You are on page 1of 11

c 


Underwater
welding refers
to a number of
distinct welding
processes that
are performed
underwater.

The two main


categories of
underwater
welding
techniques are
wet
underwater
welding and
dry underwater
welding, or
hyperbaric
welding.

In wet
underwater
welding, a
variation of
shielded metal
arc welding is
commonly
used,
employing a
waterproof
electrode.
Other
processes that
are used
include flux-
cored arc
welding and
friction
welding. In
each of these
cases, the
welding power
supply is
connected to
the welding
equipment
through cables
and hoses.
The process is
generally
limited to low
carbon
equivalent
steels,
especially at
greater depths,
because of
hydrogen-
caused
cracking.

In dry
underwater
welding the
weld is
performed at
the prevailing
pressure in a
chamber filled
with a gas
mixture sealed
around the
structure being
welded. For
this process,
gas tungsten
arc welding is
often used,
and the
resulting welds
are generally
of high
integrity.

The
applications of
underwater
welding are
diverse?it is
often used to
repair and
construct
ships, offshore
platforms, and
pipelines. Steel
is the most
common
material
welded. For
deep water
welds and
other
applications
where high
strength is
necessary, dry
water welding
is most
commonly
used.
Research into
using dry water
welding at
depths of up to
1000 m are
ongoing. In
general,
assuring the
integrity of
underwater
welds can be
difficult,
especially wet
underwater
welds,
because
defects are
difficult to
detect.

For the
structures
being welded
by wet
underwater
welding,
inspection
following
welding may
be more
difficult than for
welds
deposited in
air. Assuring
the integrity of
such
underwater
welds may be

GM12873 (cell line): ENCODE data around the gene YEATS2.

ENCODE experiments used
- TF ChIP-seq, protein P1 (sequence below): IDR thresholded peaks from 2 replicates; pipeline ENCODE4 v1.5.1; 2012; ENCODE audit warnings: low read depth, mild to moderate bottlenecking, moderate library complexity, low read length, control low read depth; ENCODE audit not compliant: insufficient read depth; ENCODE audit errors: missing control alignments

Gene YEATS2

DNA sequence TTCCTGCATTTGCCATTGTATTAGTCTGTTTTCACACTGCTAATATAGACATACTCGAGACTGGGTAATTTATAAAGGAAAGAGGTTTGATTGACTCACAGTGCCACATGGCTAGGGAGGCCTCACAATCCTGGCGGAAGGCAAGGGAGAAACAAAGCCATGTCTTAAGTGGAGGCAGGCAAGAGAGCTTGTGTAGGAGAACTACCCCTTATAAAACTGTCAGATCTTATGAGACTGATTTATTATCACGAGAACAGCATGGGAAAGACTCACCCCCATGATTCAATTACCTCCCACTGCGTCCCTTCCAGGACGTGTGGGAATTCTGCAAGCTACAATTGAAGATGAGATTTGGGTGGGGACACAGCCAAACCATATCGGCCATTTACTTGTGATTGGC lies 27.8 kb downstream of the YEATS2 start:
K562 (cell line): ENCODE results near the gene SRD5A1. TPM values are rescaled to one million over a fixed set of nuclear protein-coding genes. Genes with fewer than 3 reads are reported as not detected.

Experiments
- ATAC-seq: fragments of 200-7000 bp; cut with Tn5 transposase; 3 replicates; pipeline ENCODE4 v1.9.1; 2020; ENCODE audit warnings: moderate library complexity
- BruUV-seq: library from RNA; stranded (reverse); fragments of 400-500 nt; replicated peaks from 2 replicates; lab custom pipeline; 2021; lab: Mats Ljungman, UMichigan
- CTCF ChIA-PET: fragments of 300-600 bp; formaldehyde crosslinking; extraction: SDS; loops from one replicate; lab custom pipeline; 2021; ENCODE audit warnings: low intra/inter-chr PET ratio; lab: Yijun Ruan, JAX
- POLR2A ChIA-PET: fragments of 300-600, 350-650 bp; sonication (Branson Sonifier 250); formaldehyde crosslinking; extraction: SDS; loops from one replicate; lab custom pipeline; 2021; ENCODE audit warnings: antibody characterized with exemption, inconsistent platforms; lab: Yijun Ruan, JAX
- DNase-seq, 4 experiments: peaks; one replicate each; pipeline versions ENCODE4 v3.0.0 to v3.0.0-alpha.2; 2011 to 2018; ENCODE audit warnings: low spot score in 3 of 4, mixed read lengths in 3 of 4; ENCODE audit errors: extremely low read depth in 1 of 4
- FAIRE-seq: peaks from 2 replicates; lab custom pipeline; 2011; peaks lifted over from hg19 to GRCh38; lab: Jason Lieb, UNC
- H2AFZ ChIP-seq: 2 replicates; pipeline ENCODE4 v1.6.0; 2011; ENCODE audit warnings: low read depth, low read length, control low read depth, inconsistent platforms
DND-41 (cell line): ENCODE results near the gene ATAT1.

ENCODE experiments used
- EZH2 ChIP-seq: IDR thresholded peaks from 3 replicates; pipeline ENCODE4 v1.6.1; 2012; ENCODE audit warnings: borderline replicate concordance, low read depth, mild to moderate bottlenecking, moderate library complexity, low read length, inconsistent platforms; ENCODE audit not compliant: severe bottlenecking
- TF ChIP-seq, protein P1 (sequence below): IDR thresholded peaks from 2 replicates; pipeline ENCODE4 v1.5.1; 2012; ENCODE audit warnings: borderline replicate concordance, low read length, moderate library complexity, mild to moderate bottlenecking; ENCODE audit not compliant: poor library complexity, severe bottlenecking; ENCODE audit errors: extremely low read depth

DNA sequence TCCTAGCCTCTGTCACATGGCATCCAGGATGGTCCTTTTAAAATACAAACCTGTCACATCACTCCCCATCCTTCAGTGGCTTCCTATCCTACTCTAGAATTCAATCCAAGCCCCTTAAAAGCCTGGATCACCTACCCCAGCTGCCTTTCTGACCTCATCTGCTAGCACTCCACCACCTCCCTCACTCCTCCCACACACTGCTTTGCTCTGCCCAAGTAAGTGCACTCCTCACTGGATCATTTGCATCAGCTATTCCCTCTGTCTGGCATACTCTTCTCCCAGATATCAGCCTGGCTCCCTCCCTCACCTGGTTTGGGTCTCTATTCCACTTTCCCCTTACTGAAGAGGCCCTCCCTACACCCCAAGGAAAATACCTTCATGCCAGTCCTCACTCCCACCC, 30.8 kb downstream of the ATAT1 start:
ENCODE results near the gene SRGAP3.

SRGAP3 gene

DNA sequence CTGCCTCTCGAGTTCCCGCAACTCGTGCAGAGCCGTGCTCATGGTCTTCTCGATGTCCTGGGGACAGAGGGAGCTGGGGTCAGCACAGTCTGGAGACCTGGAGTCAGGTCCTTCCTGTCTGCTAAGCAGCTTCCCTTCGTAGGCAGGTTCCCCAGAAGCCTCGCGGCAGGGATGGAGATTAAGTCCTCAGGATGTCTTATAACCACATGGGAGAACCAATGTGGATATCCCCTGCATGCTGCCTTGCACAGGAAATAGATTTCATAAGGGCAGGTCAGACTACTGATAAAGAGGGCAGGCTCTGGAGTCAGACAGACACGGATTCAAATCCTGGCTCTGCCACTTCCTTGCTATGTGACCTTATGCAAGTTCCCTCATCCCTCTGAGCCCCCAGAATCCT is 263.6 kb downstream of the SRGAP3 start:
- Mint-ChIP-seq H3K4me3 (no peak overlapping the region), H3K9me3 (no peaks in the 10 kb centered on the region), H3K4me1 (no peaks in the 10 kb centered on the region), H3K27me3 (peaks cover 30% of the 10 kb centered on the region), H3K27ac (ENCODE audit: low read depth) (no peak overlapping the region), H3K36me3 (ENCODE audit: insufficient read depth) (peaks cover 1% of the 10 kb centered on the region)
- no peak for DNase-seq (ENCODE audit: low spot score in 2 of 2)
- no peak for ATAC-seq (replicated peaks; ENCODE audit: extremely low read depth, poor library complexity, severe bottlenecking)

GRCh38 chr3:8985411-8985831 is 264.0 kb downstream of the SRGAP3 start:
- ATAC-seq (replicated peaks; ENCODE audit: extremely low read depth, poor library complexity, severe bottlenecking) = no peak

more difficult,
and there is a
risk that
defects may
remain
undetected.

The risks of
underwater
welding
include the risk
of electric
shock to the
welder. To
prevent this,
the welding
equipment
ought to be
properly
insulated, and
the voltage of
the welding
equipment
should be
controlled.
Underwater
welders must
also consider
the safety
issues that
normal divers
face; most
notably, the
risk of
decompression
sickness due
to the
increased
pressure of
inhaled
breathing
gases.

posted by
christina at
11:50 AM 0
comments
Underwater
welding refers
to a number of
distinct welding
processes that
are performed
underwater.

The two main


categories of
underwater
welding
techniques are
wet
underwater
welding and
dry underwater
welding, or
hyperbaric
welding.

In wet
underwater
welding, a
variation of
shielded metal
arc welding is
commonly
used,
employing a
waterproof
electrode.
Other
processes that
are used
include flux-
cored arc
welding and
friction
welding. In
each of these
cases, the
welding power
supply is
connected to
the welding
equipment
through cables
and hoses.
The process is
generally
limited to low
carbon
equivalent
steels,
especially at
greater depths,
because of
hydrogen-
caused
cracking.

In dry
underwater
welding the
weld is
performed at
the prevailing
pressure in a
chamber filled
with a gas
mixture sealed
around the
structure being
welded. For
this process,
gas tungsten
arc welding is
often used,
and the
resulting welds
are generally
of high
integrity.

The
applications of
underwater
welding are
diverse?it is
often used to
repair and
construct
ships, offshore
platforms, and
pipelines. Steel
is the most
common
material
welded. For
deep water
welds and
other
applications
where high
strength is
necessary, dry
water welding
is most
commonly
used.
Research into
using dry water
welding at
depths of up to
1000 m are
ongoing. In
general,
assuring the
integrity of
underwater
welds can be
difficult,
especially wet
underwater
welds,
because
defects are
difficult to
detect.

For the
structures
being welded
by wet
underwater
welding,
inspection
following
welding may
be more
difficult than for
welds
deposited in
air. Assuring
the integrity of
such
underwater
welds may be
more difficult,
and there is a
risk that
defects may
remain
undetected.

The risks of
underwater
welding
include the risk
of electric
shock to the
welder. To
prevent this,
the welding
equipment
ought to be
properly
insulated, and
the voltage of
the welding
equipment
should be
controlled.
Underwater
welders must
also consider
the safety
issues that
normal divers
face; most
notably, the
risk of
decompression
sickness due
to the
increased
pressure of
inhaled
breathing
gases

Reference: http://www.seminarprojects.com/Thread-underwater-welding#ixzz1CsiqoOZF
?